With the 2018 World Cup in Russia less than a year away, the time is ripe to look at whether Ruggie's statement about FIFA's inability to respect human rights still holds true today. This blog outlines the most salient human rights risks related to FIFA's activities and offers a general overview of what the world's governing body of football did over the past twelve months to mitigate these risks. Information about FIFA's human rights activities is collected primarily from its Activity Update on Human Rights published alongside FIFA's Human Rights Policy in June 2017. More...

Who is afraid of a binding treaty? Stumbling Blocks on the Accountability of Transnational Corporations by Sara Martinetto

Editor's note: Sara Martinetto is an intern at T.M.C. Asser Institute. She has recently completed her LLM in Public International Law at the University of Amsterdam. She holds interests in Migration Law, Criminal Law, Human Rights and European Law, with a special focus on their transnational dimension.

 

Since the adoption by the UN Human Rights Council of Resolution 26/9 in 2014, an Open-ended Intergovernmental Working Group (WG) is working on a binding Treaty capable of holding transnational corporations accountable for human rights abuses. Elaborating on the proposal presented by Ecuador and South Africa, the WG has been holding periodical sessions. In much trepidation for what is supposed to be the start of substantive negotiations – scheduled for October 23-27, 2017 – it is worth summarising and highlighting the struggles this new instrument is likely to encounter, and investigating whether (and how) such an agreement could foster transnational corporations’ (TNCs) human rights compliance. More...

Why Doing Business Right?

Doing Business has been a (if not the) core concern for the post-WWII world order, leading up to contemporary economic globalisation and the ‘free’ movement of goods, capital and ideas across the globe. With our research project, and the launch of this companion blog, we aim to shift the focus towards Doing Business Right. Thanks to the financial crisis in 2008, there is growing awareness of the fact that Doing Business can lead to extremely adverse social and economic consequences. The trust in Doing Business as a cure-all to modernize, democratize, or civilize the world is fading. Moreover, the damaging externalities prompted by the operation of transnational economic activity are more and more visible. It has become harder, nowadays, to ignore the environmental and social consequences triggered elsewhere by our consumption patterns or by our reliance on certain energy industries. What does Doing Business Right mean? How does the law respond to the urge to do business right? What are the legal mechanisms used, or that could be used, to ensure that business is done in the right way? Can transnational business activity even be subjected to law in a globalized world?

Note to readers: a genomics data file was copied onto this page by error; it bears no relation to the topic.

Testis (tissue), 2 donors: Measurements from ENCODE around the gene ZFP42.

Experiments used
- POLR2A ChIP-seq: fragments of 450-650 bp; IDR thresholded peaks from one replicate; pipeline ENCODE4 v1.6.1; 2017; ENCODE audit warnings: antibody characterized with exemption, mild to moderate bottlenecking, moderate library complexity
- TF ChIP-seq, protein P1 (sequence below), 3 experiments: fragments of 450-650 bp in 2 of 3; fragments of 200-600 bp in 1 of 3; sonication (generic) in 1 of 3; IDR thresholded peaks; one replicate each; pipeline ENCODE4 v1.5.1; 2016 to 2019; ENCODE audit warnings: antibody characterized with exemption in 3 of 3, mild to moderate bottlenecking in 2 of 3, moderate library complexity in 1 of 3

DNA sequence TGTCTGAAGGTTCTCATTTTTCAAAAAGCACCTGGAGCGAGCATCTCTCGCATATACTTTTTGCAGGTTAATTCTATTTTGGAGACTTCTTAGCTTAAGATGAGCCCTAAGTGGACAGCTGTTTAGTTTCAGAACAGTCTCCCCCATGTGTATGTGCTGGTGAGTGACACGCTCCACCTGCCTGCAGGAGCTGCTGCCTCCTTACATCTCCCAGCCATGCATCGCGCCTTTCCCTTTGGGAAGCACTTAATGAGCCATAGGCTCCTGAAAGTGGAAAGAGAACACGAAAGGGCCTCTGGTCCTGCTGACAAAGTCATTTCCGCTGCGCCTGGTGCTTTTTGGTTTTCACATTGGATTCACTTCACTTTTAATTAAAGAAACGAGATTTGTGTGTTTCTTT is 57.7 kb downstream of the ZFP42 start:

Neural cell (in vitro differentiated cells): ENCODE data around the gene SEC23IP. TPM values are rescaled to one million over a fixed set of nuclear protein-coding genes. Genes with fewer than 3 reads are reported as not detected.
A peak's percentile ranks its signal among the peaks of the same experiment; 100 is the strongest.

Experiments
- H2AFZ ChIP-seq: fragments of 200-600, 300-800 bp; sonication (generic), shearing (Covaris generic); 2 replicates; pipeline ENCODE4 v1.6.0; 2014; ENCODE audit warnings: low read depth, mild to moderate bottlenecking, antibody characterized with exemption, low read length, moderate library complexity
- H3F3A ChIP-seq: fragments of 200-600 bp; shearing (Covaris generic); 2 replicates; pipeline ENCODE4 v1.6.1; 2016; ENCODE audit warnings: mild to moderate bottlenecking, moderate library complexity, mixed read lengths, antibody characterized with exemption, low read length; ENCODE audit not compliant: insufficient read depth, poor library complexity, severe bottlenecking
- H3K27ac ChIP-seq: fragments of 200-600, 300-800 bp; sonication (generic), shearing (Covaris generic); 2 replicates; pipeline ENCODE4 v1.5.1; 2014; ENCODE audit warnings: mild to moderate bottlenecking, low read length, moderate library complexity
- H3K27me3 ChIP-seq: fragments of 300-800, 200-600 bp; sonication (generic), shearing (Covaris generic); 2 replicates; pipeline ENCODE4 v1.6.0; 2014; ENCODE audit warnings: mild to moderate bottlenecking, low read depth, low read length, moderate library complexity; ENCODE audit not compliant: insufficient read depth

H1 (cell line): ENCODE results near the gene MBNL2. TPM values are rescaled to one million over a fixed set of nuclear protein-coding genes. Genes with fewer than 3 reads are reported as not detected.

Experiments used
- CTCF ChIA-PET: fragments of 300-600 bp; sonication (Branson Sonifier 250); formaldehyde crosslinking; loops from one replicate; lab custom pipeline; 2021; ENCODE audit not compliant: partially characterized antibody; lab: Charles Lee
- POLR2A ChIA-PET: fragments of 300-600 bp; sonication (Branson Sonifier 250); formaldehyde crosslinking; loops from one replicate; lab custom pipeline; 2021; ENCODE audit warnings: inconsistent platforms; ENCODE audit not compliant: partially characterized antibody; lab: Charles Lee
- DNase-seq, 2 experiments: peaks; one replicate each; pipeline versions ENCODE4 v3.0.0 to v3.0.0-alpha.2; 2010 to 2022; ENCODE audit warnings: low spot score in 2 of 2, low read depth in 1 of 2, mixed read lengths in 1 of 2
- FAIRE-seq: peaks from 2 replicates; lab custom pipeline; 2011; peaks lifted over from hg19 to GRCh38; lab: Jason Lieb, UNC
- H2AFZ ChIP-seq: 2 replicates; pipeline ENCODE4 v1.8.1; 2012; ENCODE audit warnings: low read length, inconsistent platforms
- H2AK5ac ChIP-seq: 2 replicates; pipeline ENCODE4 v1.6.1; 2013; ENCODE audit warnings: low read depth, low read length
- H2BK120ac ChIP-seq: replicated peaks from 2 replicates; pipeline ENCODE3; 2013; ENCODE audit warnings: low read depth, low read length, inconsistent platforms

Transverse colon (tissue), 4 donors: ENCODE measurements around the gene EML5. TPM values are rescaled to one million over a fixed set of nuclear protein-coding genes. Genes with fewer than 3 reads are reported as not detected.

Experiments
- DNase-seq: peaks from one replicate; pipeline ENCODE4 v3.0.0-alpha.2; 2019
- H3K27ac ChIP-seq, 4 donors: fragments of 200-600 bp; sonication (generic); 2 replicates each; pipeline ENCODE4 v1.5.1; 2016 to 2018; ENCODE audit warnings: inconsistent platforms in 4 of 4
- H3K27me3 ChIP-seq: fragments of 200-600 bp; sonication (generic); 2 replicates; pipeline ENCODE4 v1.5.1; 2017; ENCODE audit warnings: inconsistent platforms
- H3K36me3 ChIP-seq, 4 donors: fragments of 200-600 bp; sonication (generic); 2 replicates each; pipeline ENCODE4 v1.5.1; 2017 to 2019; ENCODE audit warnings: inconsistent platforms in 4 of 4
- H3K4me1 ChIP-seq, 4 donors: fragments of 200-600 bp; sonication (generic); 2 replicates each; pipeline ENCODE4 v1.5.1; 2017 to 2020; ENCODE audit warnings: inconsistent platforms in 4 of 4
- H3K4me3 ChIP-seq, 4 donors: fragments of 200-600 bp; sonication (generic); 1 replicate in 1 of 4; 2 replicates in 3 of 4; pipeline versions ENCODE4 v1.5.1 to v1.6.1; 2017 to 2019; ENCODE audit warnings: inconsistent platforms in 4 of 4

This blog will offer an academic platform for scholars and practitioners interested in these questions. With your help we aim to investigate the multiple legal and regulatory constructs affecting transnational business conduct - ranging from public international law to internal corporate practices. We will do so by hosting in-depth case studies, but also more theoretical takes on the normative underpinnings of the idea of Doing Business Right. We aim to be inclusive in methodological terms, and believe that private and public, as well as national and international, legal (and...) scholars should come together to tackle a genuinely transnational phenomenon. Future posts will cover issues as diverse as national, EU, international, transnational regulations - including self-regulation, voluntary codes, and market-based regulatory instruments  - applying to transnational business conduct. Case law from the CJEU, international tribunals (ICJ, arbitral tribunals) and national courts, as well as decisions from international organisations, national agencies (such as competition authorities) will be recurring objects of discussion and analysis. Yet, our perspective is not solely focused on the (traditional) law: management practices of  companies and their effects will also be scrutinized.

This blog is thought as an open discursive space to engage and debate with a wide variety of actors and perspectives. We hope to get the attention of those who care about Doing Business Right, and to provide useful intellectual and legal weapons for their endeavours.

The Editors:

Antoine Duval is a Senior researcher at the Asser Institute since 2014. He holds a PhD from the European University Institute in Florence in which he scrutinized the interaction between EU law and the transnational private regulation of world sport, the lex sportiva. His research is mainly focused on transnational legal theory, international arbitration, and private regulation.  

Enrico Partiti is researcher at the Asser Institute since 2017. He holds a PhD from the University of Amsterdam on private standards for sustainability. His research interest lies at the intersection of EU and international economic law on the one hand, and private regulation for sustainability on the other. He studies the interactions and reciprocal influence between transnational public and private norms, and how they determine and impact on social and environmental sustainability in global value chains.